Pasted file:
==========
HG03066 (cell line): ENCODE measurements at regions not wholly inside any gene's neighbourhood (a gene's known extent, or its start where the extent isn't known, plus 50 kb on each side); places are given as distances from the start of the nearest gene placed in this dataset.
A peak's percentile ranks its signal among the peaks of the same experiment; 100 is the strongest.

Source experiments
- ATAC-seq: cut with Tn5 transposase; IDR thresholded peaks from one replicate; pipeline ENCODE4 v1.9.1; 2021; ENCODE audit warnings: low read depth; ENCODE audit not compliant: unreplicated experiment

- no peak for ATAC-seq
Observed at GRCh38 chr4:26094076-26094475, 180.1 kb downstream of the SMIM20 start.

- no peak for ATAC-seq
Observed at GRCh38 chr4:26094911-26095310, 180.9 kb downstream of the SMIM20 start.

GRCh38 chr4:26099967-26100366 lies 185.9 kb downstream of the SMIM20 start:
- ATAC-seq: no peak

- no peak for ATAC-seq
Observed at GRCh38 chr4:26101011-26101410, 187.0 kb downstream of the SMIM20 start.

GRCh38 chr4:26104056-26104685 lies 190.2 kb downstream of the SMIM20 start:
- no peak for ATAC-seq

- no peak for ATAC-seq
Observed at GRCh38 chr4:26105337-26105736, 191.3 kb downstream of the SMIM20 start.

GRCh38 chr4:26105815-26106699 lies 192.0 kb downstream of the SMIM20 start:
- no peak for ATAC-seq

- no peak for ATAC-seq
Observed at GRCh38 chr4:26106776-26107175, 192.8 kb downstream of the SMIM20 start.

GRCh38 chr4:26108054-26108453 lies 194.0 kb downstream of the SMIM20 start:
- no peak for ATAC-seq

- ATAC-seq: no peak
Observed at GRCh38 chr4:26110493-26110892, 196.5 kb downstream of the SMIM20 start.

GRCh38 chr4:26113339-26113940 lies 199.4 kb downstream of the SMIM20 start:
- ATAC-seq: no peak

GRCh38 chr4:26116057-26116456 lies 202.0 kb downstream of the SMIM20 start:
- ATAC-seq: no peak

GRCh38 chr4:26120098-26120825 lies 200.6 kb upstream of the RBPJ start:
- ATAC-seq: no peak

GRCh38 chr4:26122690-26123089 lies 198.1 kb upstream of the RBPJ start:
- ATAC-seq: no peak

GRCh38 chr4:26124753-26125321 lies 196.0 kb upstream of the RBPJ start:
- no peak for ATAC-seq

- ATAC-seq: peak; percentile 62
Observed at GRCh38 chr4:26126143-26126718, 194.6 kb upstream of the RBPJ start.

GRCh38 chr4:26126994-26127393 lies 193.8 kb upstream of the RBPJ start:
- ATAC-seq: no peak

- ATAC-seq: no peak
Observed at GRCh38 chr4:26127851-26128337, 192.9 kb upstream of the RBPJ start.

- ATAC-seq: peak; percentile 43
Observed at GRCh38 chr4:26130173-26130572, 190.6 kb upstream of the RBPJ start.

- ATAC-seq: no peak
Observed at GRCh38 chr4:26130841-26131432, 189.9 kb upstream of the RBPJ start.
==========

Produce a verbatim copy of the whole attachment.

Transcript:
HG03066 (cell line): ENCODE measurements at regions not wholly inside any gene's neighbourhood (a gene's known extent, or its start where the extent isn't known, plus 50 kb on each side); places are given as distances from the start of the nearest gene placed in this dataset.
A peak's percentile ranks its signal among the peaks of the same experiment; 100 is the strongest.

Source experiments
- ATAC-seq: cut with Tn5 transposase; IDR thresholded peaks from one replicate; pipeline ENCODE4 v1.9.1; 2021; ENCODE audit warnings: low read depth; ENCODE audit not compliant: unreplicated experiment

- no peak for ATAC-seq
Observed at GRCh38 chr4:26094076-26094475, 180.1 kb downstream of the SMIM20 start.

- no peak for ATAC-seq
Observed at GRCh38 chr4:26094911-26095310, 180.9 kb downstream of the SMIM20 start.

GRCh38 chr4:26099967-26100366 lies 185.9 kb downstream of the SMIM20 start:
- ATAC-seq: no peak

- no peak for ATAC-seq
Observed at GRCh38 chr4:26101011-26101410, 187.0 kb downstream of the SMIM20 start.

GRCh38 chr4:26104056-26104685 lies 190.2 kb downstream of the SMIM20 start:
- no peak for ATAC-seq

- no peak for ATAC-seq
Observed at GRCh38 chr4:26105337-26105736, 191.3 kb downstream of the SMIM20 start.

GRCh38 chr4:26105815-26106699 lies 192.0 kb downstream of the SMIM20 start:
- no peak for ATAC-seq

- no peak for ATAC-seq
Observed at GRCh38 chr4:26106776-26107175, 192.8 kb downstream of the SMIM20 start.

GRCh38 chr4:26108054-26108453 lies 194.0 kb downstream of the SMIM20 start:
- no peak for ATAC-seq

- ATAC-seq: no peak
Observed at GRCh38 chr4:26110493-26110892, 196.5 kb downstream of the SMIM20 start.

GRCh38 chr4:26113339-26113940 lies 199.4 kb downstream of the SMIM20 start:
- ATAC-seq: no peak

GRCh38 chr4:26116057-26116456 lies 202.0 kb downstream of the SMIM20 start:
- ATAC-seq: no peak

GRCh38 chr4:26120098-26120825 lies 200.6 kb upstream of the RBPJ start:
- ATAC-seq: no peak

GRCh38 chr4:26122690-26123089 lies 198.1 kb upstream of the RBPJ start:
- ATAC-seq: no peak

GRCh38 chr4:26124753-26125321 lies 196.0 kb upstream of the RBPJ start:
- no peak for ATAC-seq

- ATAC-seq: peak; percentile 62
Observed at GRCh38 chr4:26126143-26126718, 194.6 kb upstream of the RBPJ start.

GRCh38 chr4:26126994-26127393 lies 193.8 kb upstream of the RBPJ start:
- ATAC-seq: no peak

- ATAC-seq: no peak
Observed at GRCh38 chr4:26127851-26128337, 192.9 kb upstream of the RBPJ start.

- ATAC-seq: peak; percentile 43
Observed at GRCh38 chr4:26130173-26130572, 190.6 kb upstream of the RBPJ start.

- ATAC-seq: no peak
Observed at GRCh38 chr4:26130841-26131432, 189.9 kb upstream of the RBPJ start.